The latest roster of Gold Key judges offer a cheat sheet on the do’s and don’ts of hospitality design.
By Mary Scoviak
The judges for the 2016 Gold Key Awards for Excellence in Hospitality Design (shown in the slideshow above) came up with their own definition of an f-bomb: Fake. Anything that smacked of being here today, gone tomorrow got a thumbs-down from the get-go. So did a lot of pretty spaces that weren’t backed up by the brain power to bring fresh thinking to materials palettes, floorplans and installation techniques.
W Punta De Mita. Photo: Mark Knight Photography
In evaluating a record number of more than 500 submissions, the judging panel for HX: The Hotel Experience’s 36th annual Gold Key Awards, sponsored by Boutique Design, ranked each submission for its concept, execution, innovation and wow factor. Here’s the cheat sheet on the do’s and don’ts, straight from the judges. First, the no go’s:
1. Pressing the copy button: Projects that appeared overdesigned or templated, as well as work that seemed disconnected from its market—whether geographically, demographically or psychographically—didn't get a second look.. “Haven’t we seen something similar from this design firm before?” asked one judge, despite the fact that all entries are anonymous. What they did like were unexpected touches that were market-driven. Judge Jagruti Panwala saw the efficient footprint and modern, bright colors of TRU by Hilton as trends to watch. Judge Dane Patunoff viewed the tightly curated materials choices and clean lines of L’Horizon Resort and Spa as harbingers of the kind of resorts that are pampering but not pretentious.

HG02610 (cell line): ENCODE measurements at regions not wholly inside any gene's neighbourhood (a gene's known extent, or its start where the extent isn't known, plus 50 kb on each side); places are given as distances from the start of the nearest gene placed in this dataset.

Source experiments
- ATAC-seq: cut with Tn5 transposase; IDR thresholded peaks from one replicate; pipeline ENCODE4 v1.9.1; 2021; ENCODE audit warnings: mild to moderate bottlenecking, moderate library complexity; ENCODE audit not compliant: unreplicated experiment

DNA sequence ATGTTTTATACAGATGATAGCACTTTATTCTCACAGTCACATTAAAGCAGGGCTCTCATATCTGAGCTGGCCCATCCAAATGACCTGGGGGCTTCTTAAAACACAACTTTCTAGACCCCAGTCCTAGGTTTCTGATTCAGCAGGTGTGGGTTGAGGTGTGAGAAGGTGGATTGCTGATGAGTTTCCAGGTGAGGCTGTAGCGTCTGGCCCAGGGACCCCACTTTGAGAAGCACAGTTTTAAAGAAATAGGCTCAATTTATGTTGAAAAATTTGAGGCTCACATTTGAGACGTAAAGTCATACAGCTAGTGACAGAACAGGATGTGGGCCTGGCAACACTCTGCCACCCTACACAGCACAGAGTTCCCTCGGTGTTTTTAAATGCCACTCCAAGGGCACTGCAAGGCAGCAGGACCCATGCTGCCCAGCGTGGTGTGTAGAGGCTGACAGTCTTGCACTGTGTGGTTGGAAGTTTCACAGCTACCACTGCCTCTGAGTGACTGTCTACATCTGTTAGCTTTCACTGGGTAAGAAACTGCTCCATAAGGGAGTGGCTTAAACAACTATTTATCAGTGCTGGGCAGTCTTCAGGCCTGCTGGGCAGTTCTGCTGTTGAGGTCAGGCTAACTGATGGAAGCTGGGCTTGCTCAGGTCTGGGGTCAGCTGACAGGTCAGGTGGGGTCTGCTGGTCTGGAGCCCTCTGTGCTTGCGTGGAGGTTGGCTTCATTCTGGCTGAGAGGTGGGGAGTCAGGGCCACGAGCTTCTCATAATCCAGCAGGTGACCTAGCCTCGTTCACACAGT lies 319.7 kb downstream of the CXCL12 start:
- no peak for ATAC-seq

2. Begging for attention: Trying to be different just for the sake of it was a deal-breaker. By the time judge John McMullen was commenting that an overly austere room “felt like a jail cell” and judge Lori Horvath was opining that, “There’s so much going on. I wouldn’t know where to look and, worse, where to go,” that project’s prospects were over. The highest marks went to submissions with a clear vision. “It’s a wow setting and the design is innovative within that context,” said judge Jay Pecotte of the Treehouse Suite at Playa Viva. Judge Edwin Hendriksen tagged projects that integrated a key element—such as a stellar street art program—with the shapes and profile of the FF&E and architectural features.
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